Review Policies in Light of Distracted Driver Awareness Month

By Rudman Winchell Attorney

By Anne-Marie Storey, Esq.

In addition to being mud season, April is National Distracted Driver Awareness Month.  This gives you a good reason to review your policies pertaining to use of cell phones and other devices while an employee is operating any vehicle on your behalf.   

Some of the relevant restrictions on such use are the following: 

·         First, federal law prohibits commercial drivers from using handheld mobile phones while operating commercial trucks or buses.

·         Second, according to an October 2010 opinion letter from OSHA, it is the employer’s “responsibility and legal obligation to create and maintain a safe and healthful workplace, and that would include having a clear, unequivocal and enforced policy against the hazard of texting while driving. Companies are in violation of the Occupational Safety and Health Act if, by policy or practice, they require texting while driving, or create incentives that encourage or condone it, or they structure work so that texting is a practical necessity for workers to carry out their job.” 

·         Third, Maine law prohibits the operation of a motor vehicle while engaging in text messaging, which is defined as “reading or manually composing electronic communications, including text messages, instant messages and e-mails, using a portable electronic device” (but exempts use of a global positioning or navigation system).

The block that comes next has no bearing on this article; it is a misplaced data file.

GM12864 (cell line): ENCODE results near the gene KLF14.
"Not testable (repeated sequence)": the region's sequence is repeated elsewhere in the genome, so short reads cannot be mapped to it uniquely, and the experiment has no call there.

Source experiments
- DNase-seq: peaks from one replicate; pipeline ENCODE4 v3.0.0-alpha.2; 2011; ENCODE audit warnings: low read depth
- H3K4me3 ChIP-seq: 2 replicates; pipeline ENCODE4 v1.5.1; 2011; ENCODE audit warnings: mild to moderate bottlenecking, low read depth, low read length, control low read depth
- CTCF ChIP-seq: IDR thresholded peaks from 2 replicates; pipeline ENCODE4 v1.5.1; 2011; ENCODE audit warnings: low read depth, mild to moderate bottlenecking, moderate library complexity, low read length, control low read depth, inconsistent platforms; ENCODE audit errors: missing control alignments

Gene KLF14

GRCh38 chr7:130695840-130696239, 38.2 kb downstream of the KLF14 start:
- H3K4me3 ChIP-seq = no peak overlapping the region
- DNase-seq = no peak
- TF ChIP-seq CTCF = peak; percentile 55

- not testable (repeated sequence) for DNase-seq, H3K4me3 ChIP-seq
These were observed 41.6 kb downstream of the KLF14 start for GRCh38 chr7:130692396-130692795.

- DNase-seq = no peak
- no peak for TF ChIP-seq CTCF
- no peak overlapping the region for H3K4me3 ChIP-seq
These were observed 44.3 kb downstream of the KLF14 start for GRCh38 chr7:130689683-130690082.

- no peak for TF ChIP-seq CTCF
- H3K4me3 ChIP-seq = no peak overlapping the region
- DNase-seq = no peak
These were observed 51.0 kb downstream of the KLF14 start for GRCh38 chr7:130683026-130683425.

Maine also has the “distracted driving” law which penalizes drivers who fail to have their vehicles under control due to wide range of behaviors (but which did not specifically address texting). 

Employers whose employees operate business-owned vehicles or their own vehicles on business should be sure they have a policy that addresses prohibited behavior and/or sets parameters on use of electronic devices in vehicles.  In addition, employees should be educated as to the policies and supervisors should be cautioned against disciplining an employee for failing to respond to a text message or cell phone call immediately if the employee is traveling and doing so would violate the new law or established policies.

If you have questions please e mail Anne-Marie at Astorey@rudmanwinchell.com

Disclaimer


These materials have been prepared by Rudman Winchell for educational purposes only. They should not be considered legal advice. The transmission of this information to you is not intended to create a lawyer-client relationship. Readers should not act upon this information without seeking professional counsel. You should not send any confidential or private information to Rudman Winchell until a formal attorney-client relationship has been established, in writing.